As filmmakers, the Coen Brothers (“No Country for Old Men”) get to play God. In their new comedy “A Serious Man,” the brothers (and God) are pretty capricious.
Welcome to the nightmare world of a modern-day Job, Larry Gopnik (Michael Stuhlbarg from “Cold Souls”). In spite of the fact that Larry seems to be a perfectly decent fellow, all manner of troubles befall him.
They year is 1967 and Larry is a physics professor at a suburban Minnesota college. All he wants is tenure.
But Larry’s wife wants a divorce to marry his best friend, his son is a pothead who listens to Jefferson Airplane on his transistor radio during Hebrew School, his foul-mouthed daughter steals money from his wallet to save up for a nose job, his slacker brother spends most of his time draining a cyst in the bathroom, he’s being bribed (and blackmailed) by a Korean student who wants a better grade, and he’s being relentlessly hounded by a bill collector.
In spite of the fact that he’s got a brilliant mind, Larry is clueless as to why life is handing him so many trials. He can write elaborate mathematical equations that support Heisenberg’s Uncertainty Principle but can’t see how life could be so uncertain.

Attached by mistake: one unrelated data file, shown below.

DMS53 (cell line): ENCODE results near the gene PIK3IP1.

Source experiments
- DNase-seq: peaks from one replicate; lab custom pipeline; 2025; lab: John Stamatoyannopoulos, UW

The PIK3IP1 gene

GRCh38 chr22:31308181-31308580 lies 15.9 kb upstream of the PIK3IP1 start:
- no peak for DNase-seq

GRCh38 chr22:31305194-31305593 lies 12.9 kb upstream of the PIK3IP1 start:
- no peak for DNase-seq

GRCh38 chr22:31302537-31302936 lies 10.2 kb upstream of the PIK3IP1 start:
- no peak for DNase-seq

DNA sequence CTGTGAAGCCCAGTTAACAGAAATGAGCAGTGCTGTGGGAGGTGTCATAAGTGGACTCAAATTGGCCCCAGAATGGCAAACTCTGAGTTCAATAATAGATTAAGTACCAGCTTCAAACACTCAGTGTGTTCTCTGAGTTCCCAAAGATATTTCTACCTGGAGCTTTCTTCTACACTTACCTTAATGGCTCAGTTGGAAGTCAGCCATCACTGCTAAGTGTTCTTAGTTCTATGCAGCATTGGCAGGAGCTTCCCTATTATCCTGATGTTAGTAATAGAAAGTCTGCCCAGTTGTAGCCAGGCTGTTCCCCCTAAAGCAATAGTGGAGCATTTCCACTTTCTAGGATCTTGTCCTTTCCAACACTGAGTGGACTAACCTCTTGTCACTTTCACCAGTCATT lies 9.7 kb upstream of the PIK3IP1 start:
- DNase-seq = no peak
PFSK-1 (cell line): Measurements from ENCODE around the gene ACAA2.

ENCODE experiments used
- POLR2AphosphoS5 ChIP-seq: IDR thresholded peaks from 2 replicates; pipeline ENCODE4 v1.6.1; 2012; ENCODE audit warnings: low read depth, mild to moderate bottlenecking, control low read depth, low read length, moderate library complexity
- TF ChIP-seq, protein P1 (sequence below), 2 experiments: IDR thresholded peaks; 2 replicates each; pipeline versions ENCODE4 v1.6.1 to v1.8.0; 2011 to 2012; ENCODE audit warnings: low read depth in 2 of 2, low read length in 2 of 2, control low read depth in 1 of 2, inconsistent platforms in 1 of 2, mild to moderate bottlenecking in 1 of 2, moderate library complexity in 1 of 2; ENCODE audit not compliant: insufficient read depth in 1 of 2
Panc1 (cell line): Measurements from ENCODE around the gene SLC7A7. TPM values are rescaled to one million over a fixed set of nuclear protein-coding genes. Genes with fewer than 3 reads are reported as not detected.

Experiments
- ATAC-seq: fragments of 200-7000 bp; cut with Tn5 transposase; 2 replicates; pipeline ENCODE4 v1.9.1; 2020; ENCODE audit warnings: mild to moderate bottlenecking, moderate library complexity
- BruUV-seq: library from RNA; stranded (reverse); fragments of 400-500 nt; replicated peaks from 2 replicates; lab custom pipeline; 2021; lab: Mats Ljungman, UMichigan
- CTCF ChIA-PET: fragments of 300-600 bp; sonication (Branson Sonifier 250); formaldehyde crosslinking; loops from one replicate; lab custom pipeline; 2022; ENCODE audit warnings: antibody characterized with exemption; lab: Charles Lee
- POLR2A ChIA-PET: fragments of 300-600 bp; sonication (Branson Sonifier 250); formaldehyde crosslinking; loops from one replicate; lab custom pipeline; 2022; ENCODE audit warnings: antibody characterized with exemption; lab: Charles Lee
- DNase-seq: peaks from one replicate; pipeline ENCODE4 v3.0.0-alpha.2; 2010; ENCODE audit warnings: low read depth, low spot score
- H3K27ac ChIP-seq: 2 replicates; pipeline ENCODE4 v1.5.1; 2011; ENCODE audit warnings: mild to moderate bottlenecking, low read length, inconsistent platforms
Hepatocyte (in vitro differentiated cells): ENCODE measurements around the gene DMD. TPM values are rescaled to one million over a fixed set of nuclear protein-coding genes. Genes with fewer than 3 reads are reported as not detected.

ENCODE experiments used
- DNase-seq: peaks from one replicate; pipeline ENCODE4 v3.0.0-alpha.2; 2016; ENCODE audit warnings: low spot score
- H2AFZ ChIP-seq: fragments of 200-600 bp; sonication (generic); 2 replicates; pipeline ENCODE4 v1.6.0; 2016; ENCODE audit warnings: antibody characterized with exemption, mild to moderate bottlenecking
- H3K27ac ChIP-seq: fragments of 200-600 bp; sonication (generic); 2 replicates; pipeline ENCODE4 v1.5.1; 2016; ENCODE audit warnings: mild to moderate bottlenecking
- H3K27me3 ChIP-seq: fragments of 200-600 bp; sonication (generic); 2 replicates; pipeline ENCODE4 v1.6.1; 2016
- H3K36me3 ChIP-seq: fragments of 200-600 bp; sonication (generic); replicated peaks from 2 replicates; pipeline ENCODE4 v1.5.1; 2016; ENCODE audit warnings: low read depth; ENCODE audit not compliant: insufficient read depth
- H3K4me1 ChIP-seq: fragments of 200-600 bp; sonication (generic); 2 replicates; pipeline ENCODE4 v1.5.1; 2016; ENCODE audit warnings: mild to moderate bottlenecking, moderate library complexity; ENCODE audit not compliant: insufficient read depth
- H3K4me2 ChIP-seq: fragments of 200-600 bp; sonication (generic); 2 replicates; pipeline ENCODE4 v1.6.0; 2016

So, he visits some rabbis whose words of comfort are generally worthless. Their platitudes are nearly as tormenting as those of his unctuous pal Sy Abelman (brilliantly played by voiceover actor Fred Melemed) who is trying to steal away Larry’s wife.
The Coens certainly have a bleak worldview and their attitude toward their Jewish upbringing and traditions seems downright contemptuous.
But there is no denying that every aspect of this dark comedy is meticulously crafted. The script is sharp, the depiction of Jewish middle class life seems precise, the 60s-era period details are superb and the casting is spot on.
But one can’t quite get over the feeling that this is an inside joke and most Gentile viewers simply won’t get it.
The film begins with a prologue about a Jewish couple in Eastern Europe a hundred years ago. They’ve visited by what may be a “dybbuk”, an evil spirit that has possessed a human body. By inviting this specter into their home, they may have brought on a curse.
Is this the source of Larry’s troubles? No answer is evident, which seems to be the Coen’s point. Even this, as Heisenberg would attest, is uncertain. (R) Rating: ***
* Avoid at all costs
** Only if you're bored
*** Good movie
**** Well worth your time
***** Be sure to see it